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Eng 193 First week

by: Emilie Notetaker

Eng 193 First week Eng 193

Emilie Notetaker

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About this Document

Covers the basics of the Detective Ficiton genre. Also reviews Edgar Allen Poe's "The Murders of the Rue Morgue," and Sir Arthur Conan Doyle's bio.
Detective Fiction
Class Notes
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This 13 page Class Notes was uploaded by Emilie Notetaker on Thursday August 4, 2016. The Class Notes belongs to Eng 193 at University of California Santa Barbara taught by Saylor in Summer 2016. Since its upload, it has received 15 views. For similar materials see Detective Fiction in English at University of California Santa Barbara.


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Date Created: 08/04/16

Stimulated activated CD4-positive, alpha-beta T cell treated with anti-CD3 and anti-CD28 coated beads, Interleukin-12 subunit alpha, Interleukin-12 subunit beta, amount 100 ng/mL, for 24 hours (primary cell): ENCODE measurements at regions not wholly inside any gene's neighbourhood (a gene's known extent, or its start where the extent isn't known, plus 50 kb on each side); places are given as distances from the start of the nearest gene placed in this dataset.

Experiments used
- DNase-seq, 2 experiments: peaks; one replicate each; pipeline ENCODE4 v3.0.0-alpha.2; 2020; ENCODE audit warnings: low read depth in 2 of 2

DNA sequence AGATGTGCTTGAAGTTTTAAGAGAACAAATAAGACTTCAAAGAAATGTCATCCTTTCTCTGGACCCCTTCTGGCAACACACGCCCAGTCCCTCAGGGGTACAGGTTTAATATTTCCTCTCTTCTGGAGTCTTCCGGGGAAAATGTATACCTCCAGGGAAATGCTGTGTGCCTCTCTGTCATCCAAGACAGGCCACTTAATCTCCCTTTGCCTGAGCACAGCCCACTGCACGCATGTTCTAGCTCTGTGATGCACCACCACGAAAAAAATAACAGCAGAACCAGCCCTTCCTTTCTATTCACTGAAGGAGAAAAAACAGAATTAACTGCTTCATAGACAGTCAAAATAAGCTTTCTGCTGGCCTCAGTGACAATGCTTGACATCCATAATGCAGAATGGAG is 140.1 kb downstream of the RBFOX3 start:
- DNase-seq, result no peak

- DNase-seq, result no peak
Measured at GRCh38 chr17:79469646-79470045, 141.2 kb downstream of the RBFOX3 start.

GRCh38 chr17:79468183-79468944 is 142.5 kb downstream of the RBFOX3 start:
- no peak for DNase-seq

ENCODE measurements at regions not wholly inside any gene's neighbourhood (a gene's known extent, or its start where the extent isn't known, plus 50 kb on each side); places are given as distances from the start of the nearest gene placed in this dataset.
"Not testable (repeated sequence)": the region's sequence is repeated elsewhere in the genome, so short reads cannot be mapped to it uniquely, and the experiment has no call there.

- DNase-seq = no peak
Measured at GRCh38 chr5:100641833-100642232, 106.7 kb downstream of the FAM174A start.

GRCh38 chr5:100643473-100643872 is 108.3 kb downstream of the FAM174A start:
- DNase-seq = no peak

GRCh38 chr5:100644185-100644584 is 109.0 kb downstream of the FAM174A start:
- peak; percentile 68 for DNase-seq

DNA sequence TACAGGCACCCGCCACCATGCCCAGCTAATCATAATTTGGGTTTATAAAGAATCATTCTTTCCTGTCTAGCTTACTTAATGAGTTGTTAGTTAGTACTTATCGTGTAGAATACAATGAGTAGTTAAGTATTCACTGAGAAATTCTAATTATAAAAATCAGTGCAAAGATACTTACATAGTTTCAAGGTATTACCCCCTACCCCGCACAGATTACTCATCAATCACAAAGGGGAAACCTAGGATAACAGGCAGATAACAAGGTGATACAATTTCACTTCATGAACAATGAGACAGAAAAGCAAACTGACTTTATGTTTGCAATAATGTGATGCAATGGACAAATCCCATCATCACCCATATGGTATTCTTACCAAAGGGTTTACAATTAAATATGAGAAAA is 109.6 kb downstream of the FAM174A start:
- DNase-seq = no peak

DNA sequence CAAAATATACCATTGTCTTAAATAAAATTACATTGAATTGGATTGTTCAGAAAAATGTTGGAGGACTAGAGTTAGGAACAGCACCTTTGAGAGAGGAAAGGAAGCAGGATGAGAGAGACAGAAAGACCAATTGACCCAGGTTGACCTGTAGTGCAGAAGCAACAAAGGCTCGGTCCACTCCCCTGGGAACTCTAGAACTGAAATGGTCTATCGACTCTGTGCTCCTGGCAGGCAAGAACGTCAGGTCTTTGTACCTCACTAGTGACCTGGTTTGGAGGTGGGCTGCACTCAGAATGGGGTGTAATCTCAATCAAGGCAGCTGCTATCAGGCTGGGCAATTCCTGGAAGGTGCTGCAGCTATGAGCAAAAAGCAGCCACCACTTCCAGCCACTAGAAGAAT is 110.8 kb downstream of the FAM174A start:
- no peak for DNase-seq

Topic____________________ Class: Eng 193 ________________________ _ Date: 6/20 Notes: Questions/Main Ideas: Genre Characteristics (1) The Detective - (Sherlock, Sarah Coenig) Some hero that we can rely on (2) The Crime - (the mystery) (3) The Investigation - process to get to the final revelation (4) The Solution - (?) the final revelation Course Trajectory • THE “WHODUNIT” (1841-1900s)- cases always wrap up nicely, clues always add up, order is always restored • NOIR (begins in 1930s) - world affected by war, obsessed with power, affects of violence, harsh world, harsh crimes, harsh detectives • TRUE CRIME (begins in 1960s) - real cases narrated by authors/reporters, “truth” in facts, reporting, but also in psychological comprehension, makes “sense” of real violence (makes it safe?) Complications • The non-Western Detective - Chester Himes (The African-American Literary tradition), Louis Owens (The Native American literary tradition) • Different ways of gaining knowledge, different ways of “solving” cases • Not necessarily “rewrites” of the same script, but a different script all together Serial • Spin-off of The American Life • Co-created and co-produced by host Sarah Koenig and Julie Synder • Fastest podcast to reach 5 million downloads • Season 1 follows investigation into the 1999 murder of Have Min Lee in Baltimore, Maryland. Her ex- boyfriend, Adrian Syed, was arrested and convicted of the murder and is currently serving a life sentence • In each episode, Koenig investigates a different portion of the case, interviews old and new witnesses, retraces steps Todorov’s “Typology of Detective Fiction” (1971) • “Detective fiction has its norms; to “develop” them is also to disappoint them: to “improve upon” detective fiction is to write “literature,” not detective fiction. The whodunnit par excellence is not the one which transgresses the rules of the genre, but the one which conforms to them” • THREE TYPES OF DETECTION FICTION • The “whodunit” • the “thriller” • the “suspense novel” - in-between whodunit and thriller Summary: Topic____________________ Class: Eng 193 ________________________ _ Date: 6/21 Questions/Main Ideas: Notes: Edgar Allan Poe • 1809-1849 • Unity of Effect - believed that every piece of an artwork contributes to its overall effect on the reader (tone, theme, setting, character, etc.) “The Murders in the Rue Morgue” (1841) • First detective story: tale of “ratiocination” • C. Auguste Dupin, non-professional detective living in France • Unnamed narrator and accomplice • “The mental features discoursed of as the analytical, are, in themselves, but little susceptible of analysis. We appreciate them only in their efforts.” • “The faculty of the re-solution is possibly much invigorated by mathematical study, and especially by that highest branch of it which, unjustly, and merely on account of its retrograde operations, has been called, as if par excellence, analysis. Yet to calculate is not in itself to analyze.” • Chess vs Checkers • “The analytical power should not be confounded with simple ingenuity, for while the analyst is necessarily ingenious, the ingenious man is often remarkable incapable of analysis.” • “Between ingenuity and the analytic ability there exists a difference far greater, indeed, than that between the fancy and…” • Madam L’Espanaye and her dater Camille found murdered in the fourth story of their house in the rue morgue • Daughter’s corpse was thrust up the chimney, head down • EVIDENCE: mother and daughter are recluses, crowd gathers at house as shrieks emanate from house, two voices heard • One of the first points he makes is: how did they get in and how did they get out? • The second window is how he got in because the nail was loose • AN OURANG-OUTANG DID IT!! • MIC DROP TO THE PREFECT Arthur Conan Doyle • 1839-1930 • Publishes first Holmes story in 1887 • 1893- “The Final Problem” (Death of Holmes), 1903 - “The Adventure of the Empty House” (Holmes returns) • Sherlock Holmes • “a scientific detective who solved cases on his own merits ad not through the folly of the criminal” - Doyle • Modeled after former university teacher • cocaine, morphine addict • Dr. John H Watson • Friend, biographer, partner, foil • “The Adventure of the Dancing Men” (1903) • A “Save the cat” moment when Holmes deducts that he didn’t invest in an affair with Thurston when he observes that he has chalk on the grooves of his hand • Holmes receives drawings of dancing men for his case Summary: Topic: Class: English 193: Detective Fiction Serial, TheAdventure of the Dancing Men (continued), The Date: 6/22/16 Musgrave Ritual Questions/Main Ideas: Notes: The point of listening to the * SERIAL: Season One: Episode 1: TheAlibi podcast in class was to show * We listened to two boys recount their Friday nights and both of how unreliable memory can them were unable to give a clear description be. ie. It’s hard to remember what you did six weeks ago Why does Sherlock think that CONTINUING “THEADVENTURE OF THE DANCING MEN”… the dancing men are “grotesque?” That’s kind of a “It is certainly rather a curious production,” said Holmes. “At first dramatic way of describing it. sight it would appear to be some childish prank. It consists of a number of absurd little figures dancing across the paper upon which they are drawn. Why should you attribute any importance to so grotesque an object,” - by Holmes calling it “grotesque” it shows that he’s not fond of things that seem meaningless * MR. CUBBIT (husband of Elsie Cubbit) * Mr. Cubbit (the man who comes to Holmes to present the dancing men figures) is described as “… a fine creature, this man of the old English soil- simple, straight, and gentle, with his great earnest blue eyes and broad, comely face. His love for his wife and his trust in her shone in his features.” - this is all to show that Mr. Cubitt is a pretty good guy - emphasis on the fact that he’s a proud english man - This conventional theory * Mr. Cubitt is shot and killed and Mrs. Cubitt is in a coma from a is a lot like that Dupin Chess self-inflicted gunshot vs. Checkers paragraphs at the * Conventional Theory: Mrs. Cubitt kills her husband than shoots beginning of “The Murders in herself the Rue Morgue” We can’t just - they believed this because the window was locked from jump to conclusions without the inside, two bullets, etc. first looking at all of the facts step by step. * gutted: a candle that is * BREAKDOWN OF HOW SHERLOCK HOLMES WASABLE TO burned down until its center SOLVE THE CASE is hollow * “How did you find it?” “I looked for it,” (In reference to Sherlock Is Sherlock some sort of Holmes finding the third bullet outside the locked window) * super human detective? Or could Watson be just as * OBSERVATIONS: (1) the dancing men messages (2) Cubbits are a great? (Maybe he’s not) “devoted couple” (3) One shot was louder than the other, this suggests that there were two gun shots at the same time (4) smell of powder in the house (5) Window is shut and locked (6) Money in Elsie’s handbag (7) Third bullet (8) Candles not gutted (9) Third casing is outside * HOLMES METHOD * He deciphers the dancing men by finding the letter ‘e’first (it’s the most common in the alphabet * He also uses semiotics: ▯ * this description of Slaney isABE SLANEY less flattering than Mr. Described as “tall, handsome, swarthy fellow,… flannel… and a * Cubbit’s great hooked nose, and flourishing a can as he walked. He swaggered up a path as if the place beloved to him, and we heard his loud, confident peal at the bell.” American * * This description may be what Doyle views as the averageAmerican man * This description might ENDING = ORDER RESTORED suggest that order is restored * The Dancing Men now make sense when there is British rule * Slaney showed mercy, but inAmerica (see ya later, loser) rather thanAmerican rule. * Mrs. Cubitt devotes “her whole life to the care of the poor and to This idea is echoed in slave the administration of her husband’s estate.” owners and the idea that owners can “protect” their property. “THEADVENTURE OF THE MISGAVE RITUAL” (1893) * Sherlock describes an earlier story to Watson, the story takes place at the beginning of his career as a detective * Double-framed narrative: a story within a story * The importance of reading? THE RITUAL * Diff types of reading: (1) * a coming of age ritual that everyone has to do in the Musgrave The Text: Musgrave Ritual family, seemingly has no meaning (2) Space: The oak, the elm * “Whose was it?” “His who is gone.” “Who shall have it?”etc.… (3) Objects: The old metal * These are actually directions to where the crown is being hidden and pebbles (4) Human * Someone has been spying on Musgrave, but he is relieved when he emotions: Brunton and finds out the thing people have been spying on is the Musgrave Ritual Rachel Howells which he thinks nothing of * Holmes shows the HOLMES METHOD II (MUSGRAVE STYLE) importance of close reading in * There’s no way that they could have opened that passageway by the actual Musgrave Ritual. If themselves, they needed help, that’s why he’s able to come to the people looked into what it conclusion that the maid helped meant, then maybe they * What caused the Old Crown of England to get lost? Holmes would’ve known where the surmises that there must have been some break in information in crown is order for the Musgrave ritual to have no meaning. * WHAT CAUSED THIS TO BEASUCCESS? * There are still loose ends: Rachel Howes is still missing, etc. * Holmes feels satisfied just in that he solved the case Summary: In lecture, we first reviewed the first episode of Serial. The point of reviewing this was to establish that memory is pretty unreliable. Then we finished reviewing TheAdventure of the Dancing Men. Some themes: the American vs. the British man’s description, the conventional theory vs. close analysis and deduction, and the feeling of “order being restored” at the end of Doyle’s stories Finally, we reviewed The Musgrave Ritual. Some themes: the importance of reading, double framed story, and the satisfaction that Holmes feels with solving the case despite their being some loose ends. Topic: Class: Eng 193: Detective Fiction The Musgrave Ritual, Witness for the Prosecution, Noir Date: 6/23 Notes: Questions/Main Ideas: THE MUSGRAVE RITUAL * -Sherlock is cold and calculating while Watson makes good emotional support * AGATHACHRISTIE - 1890-1976 - The best-selling novelist of all time (behind shakespeare and the bible) - First book: The MysteriousAffair at Styles (1920) - Two Main Detectives: Miss Jane Marple and Hercule Poirot - Christie trademarks: mysteries involving large groups of people with secrets, the final revelation taking place in the parlor * Is Mr. Mayherne our WITNESS FOR THE PROSECUTION detective? Or is it someone * Originally published as “Traitor Hands” else? Romaine? * Made into a play in 1953 with different ending * Mayherne observes the - changes it so that it is more satisfying. This insinuates that facts, but doesn’t piece it not even Christie could deal with how different and weird the ending together is in Witness for the Prosecution * Mr. Mayherne: lawyer assigned to defend Leonard Vole, who is accused of murdering Emily French, old lady who is very wealthy * Mr. Mayherne is described in contradictions in the beginning of the novel compared to the way he acts through out the novel - “By no means a fool” but he is lead astray often times in the story * Compared to Musgrave Ritual, Christie’s story is more about strong narratives rather than the process * Mayherne is kind of like theMAYHERNE’S PROCESS guy that Dupin disses at the * Mayherne’s process is a “how not to be a detective” process end of The Murders of Rue * He looks at the other side’s argument and forms his arguments Morgue: he chooses to deny from that/ he’s not really concerned with what the truth is what is, and believes what is * Mayherne is not concerned with the innocence of his client not * We can tell that Vole is guilt because of several things: (1) he hesitates at the question of why he never brought his wife to see French (2) the author uses “hotly” (an adverb) to describe how Vole answers the question of if he knew about the will of Emily French (3) he gets very defensive about not knowing about the will * “I believe in your innocence in spite of the multitude of facts arrayed against you…” - This quote shows that Mayherne will not be the detective in this novel * Has our detective arrived? MRS. VOLE * Descriptions are always * Described as “… she was not English… very slight movement of important the hands that was distinctly foreign.Astrange woman, very quiet,” * Can’t trust anyone who’s * Mr. Mayherne’s ignorance does not allow him to see that Mrs. Vole not English in Detective actually playing him fiction * says that her husband is guilty and that they are not married * hesitation is a clue throug* threatens to testify him in court out the book saying that something’s off * Christie’s yelling ROMAINE HEILGER “THIS IS OUR * very good at the performance aspect detecting, movement in her DETECTIVE!” with all face * hands to her face these descriptions * principal witness for the prosecution * basically is playing everyone, very good at grabbing the audiences attention, and she knows what she wants to hear THE FINAL REVEAL * starts thinking about how people have these habits, and then he finally realizes something about the clenching hands * Romaine’s an actress and knows how to manipulate an audience * Mr. Mayherne was guilty THE ENTIRE TIME NOIR * “Might makes right” Noir is all about power * WWI (1914 - 1918) the time of Noir, war coming home * The idea of “old, English Soil” falls apart, peripheral violence in Europe * post-war trauma, organized crime, corruption in politics, skepticism of systems of power, and financial downturn * How do we survive in this new world? WE NEED MR. HARDBOILED 1. Independent Outsider * Where’s Watson? * Jeffersonian individualism - self-reliant 2. Cynical about motives and power structure * Moneyed power rule 3. Expects and uses force - tough as hell * this is completely differen* Chess, not Checkers then Dupin and Christie * Marlowe: “It’s a problem… not a game,” Summary: We first reviewed a little bit of Musgrave Ritual and who Watson is to Holmes. We then reviewedAgatha Christie’s Witness for the Prosecution, and the main themes of that story were: (1) untrustworthy narrator (2) observation and analysis is key (3) Mr. Mayherne always jumps to conclusions where Romaine is the real detective in our detective fiction novel (4) the weirdness of that ending We then touched on Noir, and the elements that make up that type of narrative compared to the “whodunnit.”Also, Chandler and Christie have some sort of feud. Christie being in favor of Whodunnits, Chandler being in favor of Noirs.